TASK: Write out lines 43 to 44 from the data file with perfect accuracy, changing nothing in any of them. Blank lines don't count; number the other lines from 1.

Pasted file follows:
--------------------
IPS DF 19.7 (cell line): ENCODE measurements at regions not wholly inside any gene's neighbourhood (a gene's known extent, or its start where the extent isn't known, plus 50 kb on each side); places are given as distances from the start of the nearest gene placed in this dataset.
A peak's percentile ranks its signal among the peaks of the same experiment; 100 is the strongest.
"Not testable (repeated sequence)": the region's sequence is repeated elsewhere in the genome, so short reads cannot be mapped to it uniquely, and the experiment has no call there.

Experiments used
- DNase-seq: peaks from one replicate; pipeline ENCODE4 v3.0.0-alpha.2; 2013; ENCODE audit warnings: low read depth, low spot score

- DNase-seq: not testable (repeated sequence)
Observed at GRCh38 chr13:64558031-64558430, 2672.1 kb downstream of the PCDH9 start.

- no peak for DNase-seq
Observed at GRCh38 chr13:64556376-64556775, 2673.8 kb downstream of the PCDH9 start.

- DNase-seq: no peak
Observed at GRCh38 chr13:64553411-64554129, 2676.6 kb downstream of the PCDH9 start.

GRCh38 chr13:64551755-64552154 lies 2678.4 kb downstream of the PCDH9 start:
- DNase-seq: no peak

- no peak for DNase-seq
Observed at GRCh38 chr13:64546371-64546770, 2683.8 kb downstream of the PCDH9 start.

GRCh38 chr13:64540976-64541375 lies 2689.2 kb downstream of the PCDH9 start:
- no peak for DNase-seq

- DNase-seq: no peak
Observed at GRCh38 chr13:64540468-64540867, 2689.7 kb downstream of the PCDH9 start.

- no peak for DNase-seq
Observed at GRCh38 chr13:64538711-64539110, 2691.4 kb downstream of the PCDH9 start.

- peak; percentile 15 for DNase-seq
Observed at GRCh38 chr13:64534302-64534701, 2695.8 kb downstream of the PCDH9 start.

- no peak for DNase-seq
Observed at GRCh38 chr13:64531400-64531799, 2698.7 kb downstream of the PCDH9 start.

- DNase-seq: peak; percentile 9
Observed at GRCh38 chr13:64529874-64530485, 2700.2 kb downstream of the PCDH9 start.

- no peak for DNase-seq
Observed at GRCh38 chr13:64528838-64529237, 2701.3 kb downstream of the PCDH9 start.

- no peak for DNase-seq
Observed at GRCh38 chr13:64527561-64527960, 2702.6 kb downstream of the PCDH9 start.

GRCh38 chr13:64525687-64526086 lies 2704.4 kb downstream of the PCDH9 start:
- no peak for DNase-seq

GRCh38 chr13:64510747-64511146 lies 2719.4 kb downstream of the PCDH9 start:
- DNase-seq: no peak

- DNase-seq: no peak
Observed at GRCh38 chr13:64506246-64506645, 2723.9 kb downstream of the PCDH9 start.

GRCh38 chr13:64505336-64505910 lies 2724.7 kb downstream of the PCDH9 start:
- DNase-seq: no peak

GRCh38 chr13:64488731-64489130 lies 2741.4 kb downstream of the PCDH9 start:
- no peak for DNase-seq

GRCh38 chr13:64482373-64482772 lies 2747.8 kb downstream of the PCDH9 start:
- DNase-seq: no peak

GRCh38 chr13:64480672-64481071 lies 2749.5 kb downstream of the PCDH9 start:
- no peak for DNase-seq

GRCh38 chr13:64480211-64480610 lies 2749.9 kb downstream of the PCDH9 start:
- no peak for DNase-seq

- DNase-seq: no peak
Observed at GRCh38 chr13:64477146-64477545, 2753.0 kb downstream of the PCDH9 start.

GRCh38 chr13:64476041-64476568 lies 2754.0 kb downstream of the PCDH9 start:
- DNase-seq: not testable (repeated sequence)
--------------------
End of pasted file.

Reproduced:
- DNase-seq: no peak

GRCh38 chr13:64480672-64481071 lies 2749.5 kb downstream of the PCDH9 start: